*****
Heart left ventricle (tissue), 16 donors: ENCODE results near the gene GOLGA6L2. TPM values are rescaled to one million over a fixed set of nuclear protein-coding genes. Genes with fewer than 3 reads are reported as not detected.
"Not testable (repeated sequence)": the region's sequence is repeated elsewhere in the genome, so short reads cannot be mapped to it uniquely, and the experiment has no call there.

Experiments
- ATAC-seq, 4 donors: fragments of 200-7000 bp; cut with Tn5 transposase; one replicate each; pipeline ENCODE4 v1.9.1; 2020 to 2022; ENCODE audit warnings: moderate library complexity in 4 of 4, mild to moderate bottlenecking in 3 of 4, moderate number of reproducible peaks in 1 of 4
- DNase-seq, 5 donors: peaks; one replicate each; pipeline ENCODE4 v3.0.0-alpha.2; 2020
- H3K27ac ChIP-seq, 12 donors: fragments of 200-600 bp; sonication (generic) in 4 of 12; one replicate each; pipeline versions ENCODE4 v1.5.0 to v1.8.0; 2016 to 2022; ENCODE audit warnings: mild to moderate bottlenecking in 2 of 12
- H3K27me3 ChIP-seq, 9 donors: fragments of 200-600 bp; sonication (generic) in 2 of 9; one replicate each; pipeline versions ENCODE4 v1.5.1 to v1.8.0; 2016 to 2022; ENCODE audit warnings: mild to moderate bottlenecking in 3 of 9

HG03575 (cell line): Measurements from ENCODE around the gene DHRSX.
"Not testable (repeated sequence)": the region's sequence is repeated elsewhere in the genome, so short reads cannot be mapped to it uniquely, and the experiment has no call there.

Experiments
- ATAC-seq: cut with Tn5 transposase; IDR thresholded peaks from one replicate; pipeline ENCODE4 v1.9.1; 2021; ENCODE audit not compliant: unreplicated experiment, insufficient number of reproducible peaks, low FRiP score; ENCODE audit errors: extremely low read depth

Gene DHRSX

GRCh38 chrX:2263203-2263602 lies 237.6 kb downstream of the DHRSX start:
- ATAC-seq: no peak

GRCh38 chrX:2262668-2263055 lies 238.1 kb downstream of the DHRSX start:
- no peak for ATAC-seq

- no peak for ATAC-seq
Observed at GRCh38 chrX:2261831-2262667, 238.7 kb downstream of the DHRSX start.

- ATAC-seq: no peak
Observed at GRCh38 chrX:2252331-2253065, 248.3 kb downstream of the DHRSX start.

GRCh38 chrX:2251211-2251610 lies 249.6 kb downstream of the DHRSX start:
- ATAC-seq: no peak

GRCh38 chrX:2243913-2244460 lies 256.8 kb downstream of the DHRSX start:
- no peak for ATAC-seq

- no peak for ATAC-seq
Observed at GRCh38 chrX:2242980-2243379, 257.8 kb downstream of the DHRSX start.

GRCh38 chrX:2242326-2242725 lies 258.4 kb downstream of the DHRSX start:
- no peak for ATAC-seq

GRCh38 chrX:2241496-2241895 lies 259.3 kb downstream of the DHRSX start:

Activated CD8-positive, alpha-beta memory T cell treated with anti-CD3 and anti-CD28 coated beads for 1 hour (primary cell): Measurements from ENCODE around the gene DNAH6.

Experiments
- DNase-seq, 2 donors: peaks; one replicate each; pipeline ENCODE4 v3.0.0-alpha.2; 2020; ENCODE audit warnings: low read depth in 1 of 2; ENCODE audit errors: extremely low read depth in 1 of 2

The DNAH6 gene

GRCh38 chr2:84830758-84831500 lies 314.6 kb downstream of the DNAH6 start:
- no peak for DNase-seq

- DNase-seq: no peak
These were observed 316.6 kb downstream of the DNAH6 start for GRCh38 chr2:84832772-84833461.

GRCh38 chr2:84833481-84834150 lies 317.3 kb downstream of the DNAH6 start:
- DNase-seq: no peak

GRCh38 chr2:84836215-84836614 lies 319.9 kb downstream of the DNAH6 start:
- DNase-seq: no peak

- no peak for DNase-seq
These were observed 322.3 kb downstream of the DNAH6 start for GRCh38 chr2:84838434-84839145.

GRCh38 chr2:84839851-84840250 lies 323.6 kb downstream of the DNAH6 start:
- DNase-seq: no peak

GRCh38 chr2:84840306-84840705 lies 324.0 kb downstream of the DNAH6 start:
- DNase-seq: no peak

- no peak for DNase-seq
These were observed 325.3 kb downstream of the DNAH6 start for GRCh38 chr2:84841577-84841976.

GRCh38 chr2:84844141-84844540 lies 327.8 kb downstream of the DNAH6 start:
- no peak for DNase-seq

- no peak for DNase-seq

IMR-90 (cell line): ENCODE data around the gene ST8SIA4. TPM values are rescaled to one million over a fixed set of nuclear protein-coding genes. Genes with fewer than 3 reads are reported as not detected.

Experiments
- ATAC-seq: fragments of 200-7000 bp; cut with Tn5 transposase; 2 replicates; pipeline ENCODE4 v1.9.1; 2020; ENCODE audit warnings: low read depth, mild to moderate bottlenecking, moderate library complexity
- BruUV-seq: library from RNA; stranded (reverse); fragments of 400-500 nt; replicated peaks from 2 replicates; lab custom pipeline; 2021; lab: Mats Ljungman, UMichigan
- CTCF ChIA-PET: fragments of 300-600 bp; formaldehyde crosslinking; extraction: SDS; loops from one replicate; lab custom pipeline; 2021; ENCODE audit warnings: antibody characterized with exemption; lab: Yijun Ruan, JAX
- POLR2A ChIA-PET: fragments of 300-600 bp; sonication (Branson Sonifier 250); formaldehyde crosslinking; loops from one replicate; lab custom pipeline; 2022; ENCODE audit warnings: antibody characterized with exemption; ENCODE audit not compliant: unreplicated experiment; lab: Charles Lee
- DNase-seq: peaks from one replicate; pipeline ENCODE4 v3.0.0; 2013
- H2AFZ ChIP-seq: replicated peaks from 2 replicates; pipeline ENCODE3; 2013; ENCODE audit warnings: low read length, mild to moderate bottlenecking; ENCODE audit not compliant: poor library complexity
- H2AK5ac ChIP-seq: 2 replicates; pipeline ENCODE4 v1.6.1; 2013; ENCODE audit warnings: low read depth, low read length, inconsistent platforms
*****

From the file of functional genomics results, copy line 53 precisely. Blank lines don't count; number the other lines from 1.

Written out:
IMR-90 (cell line): ENCODE data around the gene ST8SIA4. TPM values are rescaled to one million over a fixed set of nuclear protein-coding genes. Genes with fewer than 3 reads are reported as not detected.